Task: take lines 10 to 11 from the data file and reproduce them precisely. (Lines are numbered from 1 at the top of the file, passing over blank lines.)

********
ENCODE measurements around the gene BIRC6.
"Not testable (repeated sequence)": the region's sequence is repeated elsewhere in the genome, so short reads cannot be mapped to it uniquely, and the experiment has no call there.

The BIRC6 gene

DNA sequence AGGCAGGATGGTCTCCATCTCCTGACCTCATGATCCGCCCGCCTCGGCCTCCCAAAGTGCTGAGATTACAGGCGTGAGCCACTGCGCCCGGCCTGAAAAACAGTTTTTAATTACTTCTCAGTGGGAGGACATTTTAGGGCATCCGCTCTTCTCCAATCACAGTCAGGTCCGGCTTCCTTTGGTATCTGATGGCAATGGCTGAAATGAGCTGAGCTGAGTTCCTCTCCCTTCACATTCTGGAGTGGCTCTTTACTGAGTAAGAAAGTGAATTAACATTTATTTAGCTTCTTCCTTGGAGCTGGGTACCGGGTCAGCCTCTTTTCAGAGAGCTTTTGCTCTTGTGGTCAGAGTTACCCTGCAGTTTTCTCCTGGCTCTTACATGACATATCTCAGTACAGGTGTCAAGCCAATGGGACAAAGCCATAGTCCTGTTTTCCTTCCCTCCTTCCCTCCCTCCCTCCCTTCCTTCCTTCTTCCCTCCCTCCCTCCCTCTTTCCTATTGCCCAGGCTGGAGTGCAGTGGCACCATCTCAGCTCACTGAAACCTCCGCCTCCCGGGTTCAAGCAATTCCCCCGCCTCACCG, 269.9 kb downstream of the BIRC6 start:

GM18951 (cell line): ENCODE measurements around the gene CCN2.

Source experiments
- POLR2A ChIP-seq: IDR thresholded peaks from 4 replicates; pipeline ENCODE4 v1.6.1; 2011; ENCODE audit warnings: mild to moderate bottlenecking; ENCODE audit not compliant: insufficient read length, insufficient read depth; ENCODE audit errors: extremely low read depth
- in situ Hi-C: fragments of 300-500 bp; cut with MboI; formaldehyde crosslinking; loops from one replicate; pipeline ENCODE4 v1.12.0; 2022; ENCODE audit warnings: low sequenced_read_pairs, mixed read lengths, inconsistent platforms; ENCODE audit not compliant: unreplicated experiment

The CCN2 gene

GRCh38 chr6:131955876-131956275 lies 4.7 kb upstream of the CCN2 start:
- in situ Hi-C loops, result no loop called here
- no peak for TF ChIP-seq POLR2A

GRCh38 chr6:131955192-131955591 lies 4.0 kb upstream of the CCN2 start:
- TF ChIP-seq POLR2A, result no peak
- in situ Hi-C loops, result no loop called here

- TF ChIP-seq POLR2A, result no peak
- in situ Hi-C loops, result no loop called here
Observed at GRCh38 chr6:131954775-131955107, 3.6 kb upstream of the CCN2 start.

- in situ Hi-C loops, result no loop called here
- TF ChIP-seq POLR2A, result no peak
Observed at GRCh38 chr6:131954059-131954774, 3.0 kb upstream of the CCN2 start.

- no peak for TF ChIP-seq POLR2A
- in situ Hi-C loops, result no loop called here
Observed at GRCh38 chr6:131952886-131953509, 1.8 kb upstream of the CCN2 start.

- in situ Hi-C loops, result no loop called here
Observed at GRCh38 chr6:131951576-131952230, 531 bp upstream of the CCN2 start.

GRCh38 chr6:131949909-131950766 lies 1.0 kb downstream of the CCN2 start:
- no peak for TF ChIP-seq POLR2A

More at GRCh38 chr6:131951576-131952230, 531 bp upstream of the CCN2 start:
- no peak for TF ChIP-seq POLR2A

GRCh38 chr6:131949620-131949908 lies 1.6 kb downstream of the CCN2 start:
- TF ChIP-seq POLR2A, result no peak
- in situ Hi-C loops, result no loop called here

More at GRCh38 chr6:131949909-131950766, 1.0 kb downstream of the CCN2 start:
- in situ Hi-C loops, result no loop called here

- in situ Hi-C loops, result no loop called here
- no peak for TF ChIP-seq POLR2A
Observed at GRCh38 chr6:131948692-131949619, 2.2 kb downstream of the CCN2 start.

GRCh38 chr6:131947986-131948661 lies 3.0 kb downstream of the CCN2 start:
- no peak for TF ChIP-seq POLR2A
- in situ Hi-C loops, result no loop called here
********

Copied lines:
GRCh38 chr6:131955876-131956275 lies 4.7 kb upstream of the CCN2 start:
- in situ Hi-C loops, result no loop called here